There was a start-up, us-against-the-world mentality to Fallon’s London arm at that time which was exciting. One of the first projects they worked on was for Nando’s, a brand that had only recently appeared in the UK. The campaign work is one that Jex still remembers fondly. It was an out-of-home ad that read: ’Don’t eat eggs, wait until they are chickens, they taste better.’ It was an “odd concept,” but one that was also funny, even if it did ruffle a few feathers.

“We ended up getting a letter of complaint from the egg and dairy marketing board saying that our facts were incorrect and that’s not what happens to chickens and eggs,” says Jex. “We knew that, of course. It was just a bit of fun, and to me, that was my first example of trying to do something that felt clever, yet daft and stupid, but it was inherently very simple.”

Nandos ad

It was a proud moment for the two, one that people noticed and gave them confidence in themselves as a team.

The agency then won the Skoda account, and Jex remembers seeing Flintham and McLeod make ‘It’s a Skoda, honest,’ which was hugely inspiring. The brand was “dead,” and that campaign turned things around for the car manufacturer.

Work for the BBC followed, with an ad for radio station One Extra as one of Jex’s favorites. They filmed people on the streets but overlayed it with sounds from tracks that people would recognize. The sounds of the streets were replaced by songs. It was simple but came to life amazingly. “It was another step up because it was suddenly like a thing that was so big and mainstream and on BBC television after EastEnders every night,” he says. “It won a D&AD, and it was like, oh my goodness, we won a pencil.”

After five years at Fallon, there was “unfinished business” at Mother, so they headed back there to work. “We felt like they’d done a lot for us, and we had turned them down. I think it was a thing we were always going to go back to if they would have us. Luckily, they did want us,” he adds. “They welcomed us like, ‘Oh, you’ve come back,’ but the agency was five times bigger by this point.”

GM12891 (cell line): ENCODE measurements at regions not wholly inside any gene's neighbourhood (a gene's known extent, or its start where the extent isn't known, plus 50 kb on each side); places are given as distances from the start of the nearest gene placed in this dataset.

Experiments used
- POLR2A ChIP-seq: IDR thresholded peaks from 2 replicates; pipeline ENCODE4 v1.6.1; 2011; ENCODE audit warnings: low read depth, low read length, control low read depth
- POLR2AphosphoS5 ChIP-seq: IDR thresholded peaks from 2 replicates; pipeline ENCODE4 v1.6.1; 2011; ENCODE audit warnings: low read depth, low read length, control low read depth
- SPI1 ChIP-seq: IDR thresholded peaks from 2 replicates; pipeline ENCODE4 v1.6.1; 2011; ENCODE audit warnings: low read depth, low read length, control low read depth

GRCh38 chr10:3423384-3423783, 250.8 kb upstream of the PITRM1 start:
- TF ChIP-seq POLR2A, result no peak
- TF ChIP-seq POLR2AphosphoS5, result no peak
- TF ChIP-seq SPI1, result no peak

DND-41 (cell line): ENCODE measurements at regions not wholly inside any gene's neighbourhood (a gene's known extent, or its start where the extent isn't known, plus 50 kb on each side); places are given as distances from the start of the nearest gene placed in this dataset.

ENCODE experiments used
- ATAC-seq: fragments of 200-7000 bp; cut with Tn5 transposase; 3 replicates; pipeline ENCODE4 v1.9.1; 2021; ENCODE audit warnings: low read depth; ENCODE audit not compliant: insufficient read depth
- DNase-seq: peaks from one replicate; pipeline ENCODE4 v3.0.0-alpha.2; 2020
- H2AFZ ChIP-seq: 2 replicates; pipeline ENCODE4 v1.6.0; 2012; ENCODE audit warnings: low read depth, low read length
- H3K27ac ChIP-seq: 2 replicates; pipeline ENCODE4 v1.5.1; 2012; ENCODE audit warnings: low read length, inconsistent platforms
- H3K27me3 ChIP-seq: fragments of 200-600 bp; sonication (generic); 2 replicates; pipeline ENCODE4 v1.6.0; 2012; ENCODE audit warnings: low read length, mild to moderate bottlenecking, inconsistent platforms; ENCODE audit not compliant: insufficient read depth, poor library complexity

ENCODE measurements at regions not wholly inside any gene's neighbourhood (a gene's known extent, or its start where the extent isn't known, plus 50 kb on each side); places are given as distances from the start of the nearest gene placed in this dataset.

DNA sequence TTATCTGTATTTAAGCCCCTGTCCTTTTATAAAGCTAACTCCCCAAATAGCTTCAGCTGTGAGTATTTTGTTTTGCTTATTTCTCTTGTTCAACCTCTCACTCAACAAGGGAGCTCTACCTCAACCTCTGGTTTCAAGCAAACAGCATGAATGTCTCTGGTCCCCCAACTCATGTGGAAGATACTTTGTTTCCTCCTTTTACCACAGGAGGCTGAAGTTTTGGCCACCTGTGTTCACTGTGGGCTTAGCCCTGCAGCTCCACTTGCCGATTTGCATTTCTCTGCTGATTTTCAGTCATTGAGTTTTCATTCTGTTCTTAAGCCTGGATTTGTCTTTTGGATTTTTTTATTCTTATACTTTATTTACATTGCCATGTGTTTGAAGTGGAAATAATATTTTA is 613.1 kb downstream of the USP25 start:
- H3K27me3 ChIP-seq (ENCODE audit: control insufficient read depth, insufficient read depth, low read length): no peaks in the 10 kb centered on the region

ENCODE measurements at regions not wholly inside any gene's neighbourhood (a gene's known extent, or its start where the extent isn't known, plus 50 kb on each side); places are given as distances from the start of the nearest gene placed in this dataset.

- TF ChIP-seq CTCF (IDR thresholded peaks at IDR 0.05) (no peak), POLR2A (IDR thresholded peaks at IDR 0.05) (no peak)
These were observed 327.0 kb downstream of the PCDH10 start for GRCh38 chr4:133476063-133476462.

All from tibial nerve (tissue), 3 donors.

They came into a department that was filled with their peers and began working on another dehydrated noodle brand, this time, it was Pot Noodle. There’s a theme here, for sure. The brand wanted to convey that its product was “healthy,” but Jex knew this was a bit of a stretch. With the help of Saville, they found a fun solution.

There’s an ex-mining town in Wales called Crumlin. Many people there were out of work, and others worked in the factory. The creatives began to think about the concept of food being fuel when an old April Fool’s Day joke was put on their radar. Back in the 60s, there was a news article that said that spaghetti grew on trees. Basing their concept on this, they came up with a “ridiculous conceit” that had the Welsh minors digging up noodles from the ground as if they were fuel.

“I always think that humor is the thing that stays with people longer, is the thing that’s repeatable,” he explains. “Those things that stick in culture are really, really important to me. Being populist, but also not giving people what they think they want. I think it’s giving people something slightly lateral or odd or daft. Being populist and not esoteric, not just for the few, but for the masses, has always been important to me.”

He’s now chief creative officer at TBWA\London, which he joined in 2017 after spending five years at Saatchi & Saatchi as executive creative director. The best part of his job now? The creative review. He says people always ask him if he misses writing the work himself. “My answer is always no, I don’t, because I don’t have to physically be writing it all the time. I’m in reviews 10 times a day on eight different brands with different teams, and that’s what I love.”

He says it goes back to being at school when he had so many interests and was a bit of an all-rounder. When he sits in a creative review now, he feels inspired by people who are coming up with ideas that he might not have and loves helping them make sense of it all. He says it’s important not to kill things off too early, his job now is about being decisive and nurturing the talent coming through.

A spot for McVities starring the legendary news broadcaster Trevor McDonald and work for Nissan called ‘Electrified Art’ is work that he highlights as key moments for the agency in recent times.

For people looking to get into this industry, he says: “Don’t believe the people that say it’s dead.” He goes on to stress that, yes, the industry has changed a lot, but the world is much more open now, so the opportunities to reach people and be creative are so thrilling.

“We have to remember that it’s only advertising, people don’t give a shit about it. Our job is to make people give a shit about it and think or care or feel something. And it’s hard,” he concludes. “You’ve got to give people something, a surprising gift that they never knew they wanted. It’s an exciting world, more than it’s ever been. It’s harder than it’s ever been. But it’s full of opportunity.”

Read our interview with Nathalie Gordon, creative partner at Havas London.

Creative Creative Works My Creative Career